There will be an oral exam for the lecture. (Special arrangements possible for those who do not take part in this year's practical.)
    I will not register the oral exams in TUG-Online in advance. Please make your own appointment with me (best at least a few days before you want to get examined).

    When preparing for the exam, aim at understanding the material presented in the lecture. It is not sufficient to learn algorithms and proofs by heart.

    Grading of the Practical

    The final grade will be based on the following parts:

    (a) A written exam (at the end of the term): up to 24 points
    (b) Presenting solutions to exercise problems in the practical: up to 10 points
    (c) Assignment (implementation of an algorithm or preparing a summary for a paper): up to 5 points for the normal version and up to 8 points for exceptional cases which go well beyond the normal version (depends on both the nature of the project and what's handed in how many points are achievable)
    (d) Up to 2 extra credit points for special contributions in exceptional cases


    Details for (a)

    The date for the exam will be fixed together with the students.

    For those who happen to miss the exam or do not end up enough points for a pass, there will be offered a single chance for a second exam. This extra exam will take place at the start of the next term (the date will be arranged upon mutual consent).


    Details for (b)


    There will be exercise sheets which will appear gradually as the semester progresses. Each announcement of a new sheet will be accompanied by a message which classifies the problem into two classes: Problems that will be handled in class and additional problems which have been added to provide you with additional material to assist your learning process and/or to help you widen and extend your knowledge beyond what is covered in the lecture.

    At the beginning of each practical the students are asked to mark the problems they have prepared for with a cross. For each problem handled in class I will select one student among those who have marked the problem to present the solution on the blackboard.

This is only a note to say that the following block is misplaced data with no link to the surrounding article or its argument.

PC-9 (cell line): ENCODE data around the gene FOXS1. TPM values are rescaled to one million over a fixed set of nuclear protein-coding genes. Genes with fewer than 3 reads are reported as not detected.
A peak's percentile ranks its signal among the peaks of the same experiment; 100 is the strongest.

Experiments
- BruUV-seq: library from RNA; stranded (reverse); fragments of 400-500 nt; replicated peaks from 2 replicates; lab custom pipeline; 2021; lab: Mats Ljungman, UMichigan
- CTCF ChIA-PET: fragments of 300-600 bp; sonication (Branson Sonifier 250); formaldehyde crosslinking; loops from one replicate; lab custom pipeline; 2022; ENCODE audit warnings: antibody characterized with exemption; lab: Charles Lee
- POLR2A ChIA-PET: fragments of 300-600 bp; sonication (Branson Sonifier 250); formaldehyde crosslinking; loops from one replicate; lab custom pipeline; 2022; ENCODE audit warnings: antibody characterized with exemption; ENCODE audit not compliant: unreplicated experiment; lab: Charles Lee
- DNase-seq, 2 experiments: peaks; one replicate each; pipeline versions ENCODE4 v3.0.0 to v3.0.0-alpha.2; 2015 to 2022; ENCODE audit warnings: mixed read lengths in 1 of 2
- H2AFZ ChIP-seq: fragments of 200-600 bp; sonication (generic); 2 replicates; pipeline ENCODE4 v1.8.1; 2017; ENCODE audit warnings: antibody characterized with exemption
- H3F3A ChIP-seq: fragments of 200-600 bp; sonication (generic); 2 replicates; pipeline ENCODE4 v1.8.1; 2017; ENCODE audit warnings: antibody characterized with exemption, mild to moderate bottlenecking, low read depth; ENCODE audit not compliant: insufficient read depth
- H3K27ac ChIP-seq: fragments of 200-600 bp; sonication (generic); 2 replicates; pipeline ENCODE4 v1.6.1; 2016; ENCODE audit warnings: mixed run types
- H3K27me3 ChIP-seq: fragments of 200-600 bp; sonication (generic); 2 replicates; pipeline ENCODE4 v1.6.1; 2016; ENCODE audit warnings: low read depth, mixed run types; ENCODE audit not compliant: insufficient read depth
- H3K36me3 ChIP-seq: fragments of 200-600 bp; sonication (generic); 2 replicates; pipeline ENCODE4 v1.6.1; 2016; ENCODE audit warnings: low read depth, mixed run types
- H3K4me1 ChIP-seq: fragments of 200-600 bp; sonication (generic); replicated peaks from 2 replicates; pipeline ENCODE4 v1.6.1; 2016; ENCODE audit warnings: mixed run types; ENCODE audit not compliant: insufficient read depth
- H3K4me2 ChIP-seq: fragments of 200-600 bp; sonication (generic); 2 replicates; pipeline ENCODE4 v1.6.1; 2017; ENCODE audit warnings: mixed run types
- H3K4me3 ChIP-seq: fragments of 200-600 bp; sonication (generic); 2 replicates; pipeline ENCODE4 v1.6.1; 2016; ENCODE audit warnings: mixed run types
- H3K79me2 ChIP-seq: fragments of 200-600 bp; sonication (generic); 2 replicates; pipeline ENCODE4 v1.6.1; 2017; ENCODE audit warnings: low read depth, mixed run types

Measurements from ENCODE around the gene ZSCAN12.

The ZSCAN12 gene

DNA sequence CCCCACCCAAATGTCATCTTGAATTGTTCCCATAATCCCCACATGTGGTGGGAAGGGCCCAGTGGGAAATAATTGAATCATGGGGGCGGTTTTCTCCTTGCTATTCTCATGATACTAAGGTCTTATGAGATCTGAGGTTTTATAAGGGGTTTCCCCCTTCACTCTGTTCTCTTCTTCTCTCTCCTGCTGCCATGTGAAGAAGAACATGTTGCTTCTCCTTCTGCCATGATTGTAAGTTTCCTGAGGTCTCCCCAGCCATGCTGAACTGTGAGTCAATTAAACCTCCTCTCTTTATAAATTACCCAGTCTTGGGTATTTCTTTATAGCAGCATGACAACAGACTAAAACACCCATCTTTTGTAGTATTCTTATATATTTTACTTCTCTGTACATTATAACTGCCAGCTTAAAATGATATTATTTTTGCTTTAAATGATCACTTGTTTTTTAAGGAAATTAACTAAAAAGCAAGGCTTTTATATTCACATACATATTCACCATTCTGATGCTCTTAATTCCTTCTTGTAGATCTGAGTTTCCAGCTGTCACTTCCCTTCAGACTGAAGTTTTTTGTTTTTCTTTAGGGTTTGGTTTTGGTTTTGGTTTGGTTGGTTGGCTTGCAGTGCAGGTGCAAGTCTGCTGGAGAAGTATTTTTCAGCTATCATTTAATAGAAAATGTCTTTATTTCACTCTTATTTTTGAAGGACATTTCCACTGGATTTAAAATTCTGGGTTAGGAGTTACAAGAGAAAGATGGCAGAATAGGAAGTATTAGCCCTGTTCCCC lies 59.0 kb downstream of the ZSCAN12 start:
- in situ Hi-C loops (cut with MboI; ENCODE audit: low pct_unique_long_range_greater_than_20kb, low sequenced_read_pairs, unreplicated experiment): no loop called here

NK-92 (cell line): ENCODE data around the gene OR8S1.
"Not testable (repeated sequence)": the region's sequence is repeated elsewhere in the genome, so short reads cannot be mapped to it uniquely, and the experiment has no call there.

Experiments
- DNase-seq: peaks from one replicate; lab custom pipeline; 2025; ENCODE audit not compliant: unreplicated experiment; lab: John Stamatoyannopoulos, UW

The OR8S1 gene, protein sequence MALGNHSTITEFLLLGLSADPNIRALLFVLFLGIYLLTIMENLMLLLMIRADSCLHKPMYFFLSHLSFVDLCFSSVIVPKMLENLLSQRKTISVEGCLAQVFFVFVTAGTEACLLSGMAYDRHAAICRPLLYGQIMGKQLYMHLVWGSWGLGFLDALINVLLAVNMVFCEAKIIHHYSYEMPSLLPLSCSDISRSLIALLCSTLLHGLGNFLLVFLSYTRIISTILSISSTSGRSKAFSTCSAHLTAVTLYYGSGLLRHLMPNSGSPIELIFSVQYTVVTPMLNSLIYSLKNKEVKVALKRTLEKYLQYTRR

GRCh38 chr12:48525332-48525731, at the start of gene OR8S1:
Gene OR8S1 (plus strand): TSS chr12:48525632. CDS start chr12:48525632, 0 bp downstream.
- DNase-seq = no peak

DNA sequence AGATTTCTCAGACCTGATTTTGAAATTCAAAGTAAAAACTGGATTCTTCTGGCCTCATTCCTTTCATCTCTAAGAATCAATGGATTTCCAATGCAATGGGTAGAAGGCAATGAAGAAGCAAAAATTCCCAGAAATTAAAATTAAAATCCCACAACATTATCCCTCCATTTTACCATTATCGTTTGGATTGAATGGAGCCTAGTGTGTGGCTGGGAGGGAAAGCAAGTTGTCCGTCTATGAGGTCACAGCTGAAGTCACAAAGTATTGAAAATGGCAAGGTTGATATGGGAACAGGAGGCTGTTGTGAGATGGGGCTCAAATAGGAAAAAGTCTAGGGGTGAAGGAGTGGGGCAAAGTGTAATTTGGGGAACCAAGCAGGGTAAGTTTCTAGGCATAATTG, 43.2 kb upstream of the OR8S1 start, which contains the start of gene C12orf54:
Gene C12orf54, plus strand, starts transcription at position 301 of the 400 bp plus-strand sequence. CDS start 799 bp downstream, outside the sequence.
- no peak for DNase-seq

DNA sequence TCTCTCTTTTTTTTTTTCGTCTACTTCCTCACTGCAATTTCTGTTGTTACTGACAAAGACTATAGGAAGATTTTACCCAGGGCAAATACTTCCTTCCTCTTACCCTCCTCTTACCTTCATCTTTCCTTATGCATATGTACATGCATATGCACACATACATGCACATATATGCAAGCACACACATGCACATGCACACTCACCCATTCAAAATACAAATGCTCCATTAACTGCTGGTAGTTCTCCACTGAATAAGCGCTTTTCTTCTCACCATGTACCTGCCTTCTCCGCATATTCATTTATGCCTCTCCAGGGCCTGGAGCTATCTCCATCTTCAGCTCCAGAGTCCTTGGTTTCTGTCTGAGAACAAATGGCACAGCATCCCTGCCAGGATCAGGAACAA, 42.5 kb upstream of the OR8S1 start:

It is not sufficient to have someone else solve a problem and write the solution on the blackboard without being able to explain the solution. Partial solutions will get some credit, wrong answers will get 0 points (no negative points). This should encourage students also to present solutions they are not sure about.


    Details for (c)

    The students can choose between two types of assignments on the basis level: Implementation assignments and Paper reading assignments. Let me know your choice so that I can assign you a project of your chosen type.

    Implementation assignments/projects: You will get assigned by me one of the algorithms taught in the lecture (do not make your own choice!) and your task is to implement the algorithm. If you happen to wish another programming language than C/C++, please talk to me first.

    Paper reading assignments/projects: This type of assignment is thought for all those who wish to avoid implementation work. You will get assigned by me a paper about a combinorial optimization topic (not covered in the lecture but related) and your task is to read the assigned paper and to write up a summary.

    For those with a special interest into the area, there is also the option to get assigned a project on the extended level which needs more time and might e.g. involve reading several papers, trying to extend something known in the literature etc.

    Minimal requirements for passing:
    Grading key:
    0 <= P < 17    Grade 5 (Nicht genügend)
    17 <= P <= 22     Grade 4 (Genügend)
    22 < P <= 29     Grade 3 (Befriedigend)
    29 < P <= 35     Grade 2 (Gut)
    35 < P     Grade 1 (Sehr gut)

    where P denotes the total number of points.



    Last update: May 23, 2018
    Bettina Klinz (klinz@opt.math.tu-graz.ac.at)